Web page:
Wednesday, September 28, 2011

Genealogy Humor

When Bill was a little boy his dad use to sing "I'm My Own Grandpa" to him. Enjoy!

Friday, September 23, 2011

Genealogy: Expanding the Family Tree

This is an interesting article from Deseret News. We are excited to use the "how you are related to famous people" search on used to have this feature and we used it to show our family and clients how they are related to presidents and poets.
Genealogy: Expanding the family tree
Published: Monday, Sept. 19, 2011 6:40 p.m. MDT
By Joey Ferguson, Deseret News
It was done already. That's why Sean Sullivan, 57, never did much family history, until the Provo resident discovered he was related to Samuel Clemens, better known as Mark Twain .
Sean Sullivan made the connection on Relative Finder, a Facebook application that uses data from to show how users are related to friends and famous people. Since then, he has spent hours, logging 40 hours in one week, digesting ancestor research online.
This year family history viewers have topped 149 million, based on website statistics from, as users, typically aged 45 and older, seek out connections to relatives.
More than 100 million records will be made available this year via companies like Salt Lake City-based FamilySearch International, owned by The Church of Jesus Christ of Latter-day Saints, Provo-based Inc. and Palo Alto, California-based Part-time ancestral sleuths are turning to the Internet to find their progenitors, with companies trying to keep up with a growing market.
"Stuff keeps changing on FamilySearch almost daily," Sullivan said. "You go back today and look at a family line, you may find it goes back deeper than it was last week, or even yesterday. For some reason I hadn't tapped into it before."
With more interest in the market, there is a scramble to gather content in order to keep up with the growth. This has even led to major partnerships, including FamilySearch partnering with Ancestry to digitize the content in the LDS church's Granite Mountain Records Vault, where only 20 percent of the 4 billion records have been digitized.
Genealogy: Expanding the family tree
Published: Monday, Sept. 19, 2011 6:40 p.m. MDT
By Joey Ferguson, Deseret News

Wednesday, September 21, 2011

Bedford House Cemetery, Belgium

We visited many World War I cemeteries in France and Belgium. One of the most impressive “small” cemeteries was the one we found as were out driving around in Belgium visiting small villages. It was located in peaceful farmland between Ypres (Ieper) and Armentieres in an area known as the Ypres Salient; a salient is a battlefield feature that projects into enemy territory.

By November 1918 the Ypres Salient was a blasted, desolate wilderness. In four years of concentrated warfare hundreds of thousands of soldiers had fought doggedly over this corner of the Western Front. Thousands had died in four major battles. Daily life in the Sailent’s hostile environment claimed the lives of thousands more. By the time the fighting stopped, more than half a million were dead.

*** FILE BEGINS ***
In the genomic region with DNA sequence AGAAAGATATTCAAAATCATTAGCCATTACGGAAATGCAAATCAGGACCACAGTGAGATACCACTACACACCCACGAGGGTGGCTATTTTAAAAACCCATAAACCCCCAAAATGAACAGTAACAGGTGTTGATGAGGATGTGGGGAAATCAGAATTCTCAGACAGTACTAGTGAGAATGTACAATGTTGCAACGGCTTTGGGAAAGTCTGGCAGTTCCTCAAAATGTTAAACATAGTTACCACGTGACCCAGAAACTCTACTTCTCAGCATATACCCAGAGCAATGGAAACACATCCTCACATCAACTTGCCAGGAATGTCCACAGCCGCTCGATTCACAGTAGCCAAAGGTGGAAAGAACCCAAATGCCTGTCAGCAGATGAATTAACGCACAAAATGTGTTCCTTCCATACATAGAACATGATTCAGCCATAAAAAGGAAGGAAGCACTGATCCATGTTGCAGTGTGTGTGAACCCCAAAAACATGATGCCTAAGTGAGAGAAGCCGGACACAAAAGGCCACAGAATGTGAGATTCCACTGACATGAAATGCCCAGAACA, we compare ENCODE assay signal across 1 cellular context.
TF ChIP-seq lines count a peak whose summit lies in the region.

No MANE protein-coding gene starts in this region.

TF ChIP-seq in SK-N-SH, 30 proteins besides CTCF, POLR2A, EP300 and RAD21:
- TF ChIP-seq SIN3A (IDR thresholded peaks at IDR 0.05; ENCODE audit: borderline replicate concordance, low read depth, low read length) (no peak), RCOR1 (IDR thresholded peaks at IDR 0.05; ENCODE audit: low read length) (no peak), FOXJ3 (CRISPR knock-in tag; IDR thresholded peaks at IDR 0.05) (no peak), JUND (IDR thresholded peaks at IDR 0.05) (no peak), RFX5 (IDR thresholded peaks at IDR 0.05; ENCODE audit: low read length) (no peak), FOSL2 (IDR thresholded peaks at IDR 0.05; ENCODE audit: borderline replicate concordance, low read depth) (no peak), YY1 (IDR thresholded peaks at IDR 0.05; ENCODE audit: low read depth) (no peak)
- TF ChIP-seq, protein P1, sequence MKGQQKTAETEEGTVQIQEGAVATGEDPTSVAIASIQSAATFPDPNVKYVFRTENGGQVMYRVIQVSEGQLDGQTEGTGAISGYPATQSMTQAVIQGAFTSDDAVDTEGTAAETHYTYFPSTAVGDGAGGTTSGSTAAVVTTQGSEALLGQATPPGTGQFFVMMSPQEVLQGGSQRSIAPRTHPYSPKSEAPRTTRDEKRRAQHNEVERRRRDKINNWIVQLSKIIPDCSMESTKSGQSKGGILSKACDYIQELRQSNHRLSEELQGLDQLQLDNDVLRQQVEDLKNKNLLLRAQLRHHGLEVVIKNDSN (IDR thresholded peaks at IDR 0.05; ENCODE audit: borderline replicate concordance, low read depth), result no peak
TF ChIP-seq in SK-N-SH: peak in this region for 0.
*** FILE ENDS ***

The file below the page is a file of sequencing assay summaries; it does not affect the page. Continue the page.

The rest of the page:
Bedford House, sometimes known as Woodcote House, were the names given by the Army to the Chateau Rosendal, a country mansion set in wooded parkland with moats.

Although it never fell into German hands, the house and the trees were gradually destroyed by shell fire. It was used by field ambulances and as the headquarters of brigades and other fighting units. In time, the property became largely covered by small cemeteries; five enclosures existed at the date of the after the Armistice it was enlarged when 3,324 graves were brought in from other burial grounds and from the battlefields of the Ypres Salient.

Almost two-thirds of the graves are unidentified. Enclosure No. 6 was made in the 1930s from the graves that were continuing to be found on the battlefield of the Ypres Salient. This enclosure also contains Second World War burials, all of them soldiers of the British Expeditionary Force, who died in the defense of the Ypres-Comines canal and railway at the end of May 1940. In all, 5,139 Commonwealth servicemen of the First World War are buried or commemorated in the enclosures of Bedford House Cemetery.

We never visited a cemetery that was not well maintained. The grass was always cut and the edges around the stones were well trimmed. All the graves had flowering plants around the tombstones. Sylvia read that flowers that grew in the countries the soldiers were from were planted around the markers so when family members came to visit they would find a little reminder of home. They also planted them so that the deceased soldiers would lie among familiar flowers.

We wandered over the whole cemetery reading tombstones and looking at the flowers and birds. In the center of the site was where the chateau had been located. All that was left was a set of steps leading up to a mound where the house had stood. Off to one side was a wooden door, which lead into a basement that was used as a field station for treating wounded soldiers.

This reads "A Soldier of the Great War Known Only to God".

Wednesday, September 14, 2011

Adeline Francis Bradds

Recollections by Ruth Morris Blimes